I am in the camp that in a GDI engine that using synthetic 10W30 oil with it's lower NOACK and lower VII's content would be best for a GDI engine (in terms of reducing intake valve depositis) ? Conversely , recent updated tech information may prove such a belief may be a myth and no longer valid : 1) Updated information suggests a lower NOACK oil is not a significant contributor to GDI intake valve deposits . 2) High amounts of VII's are a contributor to intake valve deposits , HOWEVER newer formula VII's are of a composition now to where that is not as much of an issue as with previous earlier SN rated oils and before . Better oil formulas (better base stocks , improved VII's etc.) in SP rated oils suggest that using a good SP rated synthetic D1 / Gen 3 5W30 oil may be best in a GDI engine where both 10W30 and 5W30 were previously recommended in the owner's manual . Lastly , in GDI engines which do not also inclide dual GDI / PFI injectors - it would still be a good practice to runa intaake valve cleaner (i.e. CRC) every 10K miles (or every other OCI along with top tier gas for optimum engine performance ... More capable folks here such as Gokhan , Molekule , etc. can weigh in on key performance indicators for oil / GDI engines I allude to in this post .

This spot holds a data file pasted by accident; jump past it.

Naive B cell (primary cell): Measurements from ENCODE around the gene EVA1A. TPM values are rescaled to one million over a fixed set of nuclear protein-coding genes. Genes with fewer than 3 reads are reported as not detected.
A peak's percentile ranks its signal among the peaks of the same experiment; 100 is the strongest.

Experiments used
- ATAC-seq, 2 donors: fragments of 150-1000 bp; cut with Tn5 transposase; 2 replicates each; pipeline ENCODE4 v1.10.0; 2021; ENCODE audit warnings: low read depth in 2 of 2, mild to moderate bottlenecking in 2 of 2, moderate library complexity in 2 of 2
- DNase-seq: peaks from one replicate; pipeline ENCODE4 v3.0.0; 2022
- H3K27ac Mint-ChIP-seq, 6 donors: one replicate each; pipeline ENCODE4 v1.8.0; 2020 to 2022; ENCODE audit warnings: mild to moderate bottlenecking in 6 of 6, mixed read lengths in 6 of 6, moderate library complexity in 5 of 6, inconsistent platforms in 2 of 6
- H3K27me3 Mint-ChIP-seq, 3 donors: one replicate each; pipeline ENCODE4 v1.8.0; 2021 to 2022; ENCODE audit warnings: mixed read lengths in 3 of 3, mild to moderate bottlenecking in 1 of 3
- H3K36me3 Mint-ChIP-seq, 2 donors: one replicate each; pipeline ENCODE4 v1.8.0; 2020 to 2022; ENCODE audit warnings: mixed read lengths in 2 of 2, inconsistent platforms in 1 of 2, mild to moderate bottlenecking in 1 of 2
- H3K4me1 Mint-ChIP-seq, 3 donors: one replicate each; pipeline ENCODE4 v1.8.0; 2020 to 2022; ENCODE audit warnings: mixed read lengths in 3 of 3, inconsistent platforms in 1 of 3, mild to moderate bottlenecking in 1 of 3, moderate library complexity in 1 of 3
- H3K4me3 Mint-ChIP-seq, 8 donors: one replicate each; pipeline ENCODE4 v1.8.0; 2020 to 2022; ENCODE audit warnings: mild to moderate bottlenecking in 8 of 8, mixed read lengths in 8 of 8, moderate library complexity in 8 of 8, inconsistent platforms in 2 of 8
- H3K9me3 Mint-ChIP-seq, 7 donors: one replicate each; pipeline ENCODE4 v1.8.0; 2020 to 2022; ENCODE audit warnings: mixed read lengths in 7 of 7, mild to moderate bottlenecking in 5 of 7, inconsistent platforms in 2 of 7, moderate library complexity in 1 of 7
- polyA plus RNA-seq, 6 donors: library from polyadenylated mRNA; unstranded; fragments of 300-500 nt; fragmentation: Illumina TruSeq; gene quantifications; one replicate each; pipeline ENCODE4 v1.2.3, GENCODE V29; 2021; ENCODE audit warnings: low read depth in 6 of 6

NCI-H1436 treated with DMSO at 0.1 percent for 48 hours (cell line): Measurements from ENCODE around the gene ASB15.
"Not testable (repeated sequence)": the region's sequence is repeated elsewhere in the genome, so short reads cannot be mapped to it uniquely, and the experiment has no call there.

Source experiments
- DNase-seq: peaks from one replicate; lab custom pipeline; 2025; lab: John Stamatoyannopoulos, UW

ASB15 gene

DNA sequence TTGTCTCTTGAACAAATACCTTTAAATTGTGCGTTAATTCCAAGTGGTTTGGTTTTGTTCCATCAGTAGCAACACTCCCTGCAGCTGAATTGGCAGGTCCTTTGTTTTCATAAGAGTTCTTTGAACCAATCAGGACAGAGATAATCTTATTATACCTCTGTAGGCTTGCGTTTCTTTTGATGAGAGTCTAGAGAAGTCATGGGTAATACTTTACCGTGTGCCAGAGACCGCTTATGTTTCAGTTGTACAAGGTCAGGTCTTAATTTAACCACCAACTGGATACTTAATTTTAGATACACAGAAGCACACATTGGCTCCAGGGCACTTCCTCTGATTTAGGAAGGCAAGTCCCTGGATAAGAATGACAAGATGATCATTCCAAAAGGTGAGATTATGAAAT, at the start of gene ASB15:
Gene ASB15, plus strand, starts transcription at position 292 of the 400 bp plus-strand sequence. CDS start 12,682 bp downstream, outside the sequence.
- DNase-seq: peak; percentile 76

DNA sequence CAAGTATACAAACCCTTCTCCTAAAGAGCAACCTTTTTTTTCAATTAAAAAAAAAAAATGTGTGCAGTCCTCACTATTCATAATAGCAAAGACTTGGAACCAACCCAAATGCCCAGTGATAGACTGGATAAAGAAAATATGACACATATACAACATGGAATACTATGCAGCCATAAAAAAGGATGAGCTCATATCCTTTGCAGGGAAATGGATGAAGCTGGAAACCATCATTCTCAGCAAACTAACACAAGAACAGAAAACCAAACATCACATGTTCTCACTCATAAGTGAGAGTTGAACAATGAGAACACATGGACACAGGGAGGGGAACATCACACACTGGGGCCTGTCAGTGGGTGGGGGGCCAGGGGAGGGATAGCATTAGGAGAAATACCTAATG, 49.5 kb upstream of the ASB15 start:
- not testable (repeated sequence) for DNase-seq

The best way to prevent GDI deposits is by having dual injection. While that apparently wasn't the original reason Toyota was doing it, Ford is now using this as well and I expect we'll see others follow suit.
There are two schools of thought about IVD's:
1. That volatile compounds (so, not VII's) like lighter fractions from the base oil blend, flash off and make their way into the intake tract through the PCV, ultimately forming deposits on the back of the valves.
2. That oil mists produced during operation make their way through the same plumbing and the various components of these mists produce deposits.
The rationale behind focusing on Noack is #1, with #2, you accept that oil will be introduced into the intake regardless and are looking at reducing the concentration of the components that seem most inclined to form deposits.
This strikes me as akin to trying to use 10W-60 to delay rod bearing failure. It's still going to happen, but maybe it happens a bit slower.
One of the biggest drivers of volatilized compounds, and probably the mist angle too, would be fuel dilution, which varies considerably between marques and engine designs. If >5% of your sump is gasoline, clearly, that's going to present as a far greater propensity for volatilized compounds to flash off and get introduced to the intake tract via the PCV.